For one reader at least Mandeville is eminently successful in capturing what must have been the appalling uproar and the dismaying quality of the events at Tyburn. His vivid, circumstantial realism sets the Enquiry apart, as far as I know, from all other pamphlets dealing with this sorry subject. If his views for the most part are conventional, his style and technique are not, and in this respect the Enquiry is best compared not with other pamphlets but with Hogarth’s portrayal of the demise of the idle apprentice (Plate XI of the Industrious and Idle Apprentice, 1747), in which Hogarth represents visually many of the same details which Mandeville reports and in which he conveys a comparable sense of the violent and brutal activity of the Tyburn mob.


[1] See “A Note on the Text” below.

[2] A useful account of Wild’s career and fame appears in William R. Irwin’s The Making of Jonathan Wild (New York, 1941), pp. 3-32.

[3] The figures are taken from Leon Radzinowicz’ A History of English Criminal Law (New York, 1948-56), vol. I, p. 175, n. 45.

[4] Compare the hero of Swift’s “Clever Tom Clinch going to be hanged” (1726), “Who hung like a Hero, and never would flinch.” He “Rode stately through Holbourn, to die in his Calling,” and adjured his friends to “Take Courage, dear Comrades, and be not afraid, / Nor slip this Occasion to follow your Trade.”

[5] Henry Fielding, “An Enquiry into the Causes of the late Increase of Robbers,” Works, ed. Henley (London, 1903), vol. 13, p. 122. Fielding might have added that the criminal-hero also enjoyed the amorous admiration of the fair: when clever Tom Clinch rode by “The Maids to the Doors and the Balconies ran, / And said, lack-a-day! he’s a proper young Man”; according to Mrs. Peachum “The youth in his cart hath the air of a lord, / And we cry, There dies an Adonis!”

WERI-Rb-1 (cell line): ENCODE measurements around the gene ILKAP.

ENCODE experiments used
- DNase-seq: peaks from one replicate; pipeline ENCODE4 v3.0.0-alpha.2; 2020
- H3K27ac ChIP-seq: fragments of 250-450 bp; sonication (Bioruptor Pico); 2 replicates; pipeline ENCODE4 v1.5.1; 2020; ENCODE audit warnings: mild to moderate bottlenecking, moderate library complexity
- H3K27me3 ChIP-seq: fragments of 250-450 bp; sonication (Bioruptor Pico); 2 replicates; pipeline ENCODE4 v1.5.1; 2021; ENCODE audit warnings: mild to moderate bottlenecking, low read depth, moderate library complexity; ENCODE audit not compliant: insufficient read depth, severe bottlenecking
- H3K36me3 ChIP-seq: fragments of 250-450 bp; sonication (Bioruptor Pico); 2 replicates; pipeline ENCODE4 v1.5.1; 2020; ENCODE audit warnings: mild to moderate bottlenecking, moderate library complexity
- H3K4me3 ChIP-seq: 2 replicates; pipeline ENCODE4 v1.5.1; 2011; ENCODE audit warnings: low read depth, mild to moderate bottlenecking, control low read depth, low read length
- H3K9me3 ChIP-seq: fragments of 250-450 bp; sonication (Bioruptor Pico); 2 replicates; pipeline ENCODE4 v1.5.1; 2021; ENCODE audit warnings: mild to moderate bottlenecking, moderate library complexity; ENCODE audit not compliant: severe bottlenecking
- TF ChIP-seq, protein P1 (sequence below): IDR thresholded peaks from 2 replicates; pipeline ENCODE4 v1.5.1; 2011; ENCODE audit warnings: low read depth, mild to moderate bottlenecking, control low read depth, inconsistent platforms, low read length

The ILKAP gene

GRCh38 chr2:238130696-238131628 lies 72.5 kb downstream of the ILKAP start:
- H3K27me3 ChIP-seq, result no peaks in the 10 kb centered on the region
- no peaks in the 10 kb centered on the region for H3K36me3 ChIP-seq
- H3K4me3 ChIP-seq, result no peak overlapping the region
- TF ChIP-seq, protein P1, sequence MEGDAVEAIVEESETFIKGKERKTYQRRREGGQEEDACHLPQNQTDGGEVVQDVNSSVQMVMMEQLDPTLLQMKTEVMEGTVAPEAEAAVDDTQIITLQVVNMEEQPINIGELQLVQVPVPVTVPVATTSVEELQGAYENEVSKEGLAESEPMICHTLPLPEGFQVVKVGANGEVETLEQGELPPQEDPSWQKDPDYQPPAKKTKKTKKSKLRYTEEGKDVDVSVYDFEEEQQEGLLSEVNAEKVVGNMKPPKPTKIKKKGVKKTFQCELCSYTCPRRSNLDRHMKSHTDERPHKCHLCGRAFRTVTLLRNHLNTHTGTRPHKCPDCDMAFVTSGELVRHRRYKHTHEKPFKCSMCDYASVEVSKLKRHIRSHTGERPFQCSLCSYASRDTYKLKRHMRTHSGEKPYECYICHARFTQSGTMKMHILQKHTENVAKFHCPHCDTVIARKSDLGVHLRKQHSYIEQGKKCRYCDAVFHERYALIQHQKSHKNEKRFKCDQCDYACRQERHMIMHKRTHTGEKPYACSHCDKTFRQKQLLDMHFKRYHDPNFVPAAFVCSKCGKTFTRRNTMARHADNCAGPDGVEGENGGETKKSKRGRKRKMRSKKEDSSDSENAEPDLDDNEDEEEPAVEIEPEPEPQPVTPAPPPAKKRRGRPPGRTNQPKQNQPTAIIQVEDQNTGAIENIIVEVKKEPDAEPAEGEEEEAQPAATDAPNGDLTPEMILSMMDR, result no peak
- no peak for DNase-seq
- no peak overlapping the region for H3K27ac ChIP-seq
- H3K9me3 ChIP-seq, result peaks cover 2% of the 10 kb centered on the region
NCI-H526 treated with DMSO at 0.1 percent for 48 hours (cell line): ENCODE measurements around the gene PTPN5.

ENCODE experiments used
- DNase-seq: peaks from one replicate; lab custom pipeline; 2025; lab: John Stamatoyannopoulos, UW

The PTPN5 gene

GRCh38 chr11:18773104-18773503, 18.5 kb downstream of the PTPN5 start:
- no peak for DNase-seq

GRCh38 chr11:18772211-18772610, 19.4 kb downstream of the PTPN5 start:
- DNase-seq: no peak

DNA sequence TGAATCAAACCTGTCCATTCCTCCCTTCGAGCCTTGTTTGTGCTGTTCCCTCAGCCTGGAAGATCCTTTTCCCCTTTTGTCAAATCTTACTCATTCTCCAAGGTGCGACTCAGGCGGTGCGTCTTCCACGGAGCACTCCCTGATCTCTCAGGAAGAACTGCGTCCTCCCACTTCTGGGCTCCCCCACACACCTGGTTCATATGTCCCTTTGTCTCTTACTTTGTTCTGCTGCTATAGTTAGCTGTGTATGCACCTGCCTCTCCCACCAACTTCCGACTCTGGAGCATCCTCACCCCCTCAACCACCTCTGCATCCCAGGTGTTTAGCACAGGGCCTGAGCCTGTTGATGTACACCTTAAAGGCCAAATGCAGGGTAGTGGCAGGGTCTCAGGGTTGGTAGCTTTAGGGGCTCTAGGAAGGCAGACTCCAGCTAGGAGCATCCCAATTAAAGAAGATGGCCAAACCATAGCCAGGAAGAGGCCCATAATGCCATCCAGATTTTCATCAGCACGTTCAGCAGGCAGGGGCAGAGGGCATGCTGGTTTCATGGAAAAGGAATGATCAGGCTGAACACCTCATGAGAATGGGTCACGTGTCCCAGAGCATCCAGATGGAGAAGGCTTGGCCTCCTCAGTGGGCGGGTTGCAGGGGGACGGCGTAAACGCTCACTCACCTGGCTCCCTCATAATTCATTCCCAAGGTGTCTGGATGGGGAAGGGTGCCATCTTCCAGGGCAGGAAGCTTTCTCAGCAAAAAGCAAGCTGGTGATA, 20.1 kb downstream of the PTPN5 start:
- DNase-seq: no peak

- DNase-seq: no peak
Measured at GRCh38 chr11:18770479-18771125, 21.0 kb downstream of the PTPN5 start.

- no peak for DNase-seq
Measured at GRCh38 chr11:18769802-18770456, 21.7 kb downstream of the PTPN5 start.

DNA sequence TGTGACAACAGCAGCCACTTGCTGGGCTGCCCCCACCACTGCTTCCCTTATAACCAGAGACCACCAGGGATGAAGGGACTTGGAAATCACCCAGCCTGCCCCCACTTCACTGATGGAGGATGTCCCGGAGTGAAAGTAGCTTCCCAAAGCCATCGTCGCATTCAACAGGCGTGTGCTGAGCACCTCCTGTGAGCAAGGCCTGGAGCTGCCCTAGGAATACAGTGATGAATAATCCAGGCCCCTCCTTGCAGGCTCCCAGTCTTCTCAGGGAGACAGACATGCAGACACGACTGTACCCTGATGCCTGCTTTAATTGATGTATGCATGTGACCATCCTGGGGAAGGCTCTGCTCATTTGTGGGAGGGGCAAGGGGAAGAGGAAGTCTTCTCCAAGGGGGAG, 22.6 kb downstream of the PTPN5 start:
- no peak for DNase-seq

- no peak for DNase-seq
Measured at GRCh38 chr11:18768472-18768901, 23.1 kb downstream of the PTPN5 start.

[6] George Ollyffe, An Essay Humbly Offer’d, for an Act of Parliament to prevent Capital Crimes, and the Loss of many Lives; and to Promote a desirable Improvement and Blessing in the Nation, second edition, (London, 1731), p. 8.

[7] Fielding’s and Mandeville’s positions may be compared to that of an anonymous pamphleteer writing in 1701: “I might add, that it were not amiss, if after Condemnation they were allowed nothing but Bread and Water; a good way to humble them, and bring them to a sense of their Condition, as to a future state, and to put a stop to their murthering their Keepers, and attempting to break Gaol. And it were well, if a Particular Habit (Black the most proper Colour) were assigned them, at least at their Executions; and that they might not be suffered to make their Exits in gay Clothes (as they sometimes do like Men that Triumph) but rather as becomes Those, who are just going to undergo the Curse of the Law, and that are intended to be a Warning to Others.” R. J., Hanging not punishment enough, for Murtherers, High-way Men, and House-Breakers, p. 21.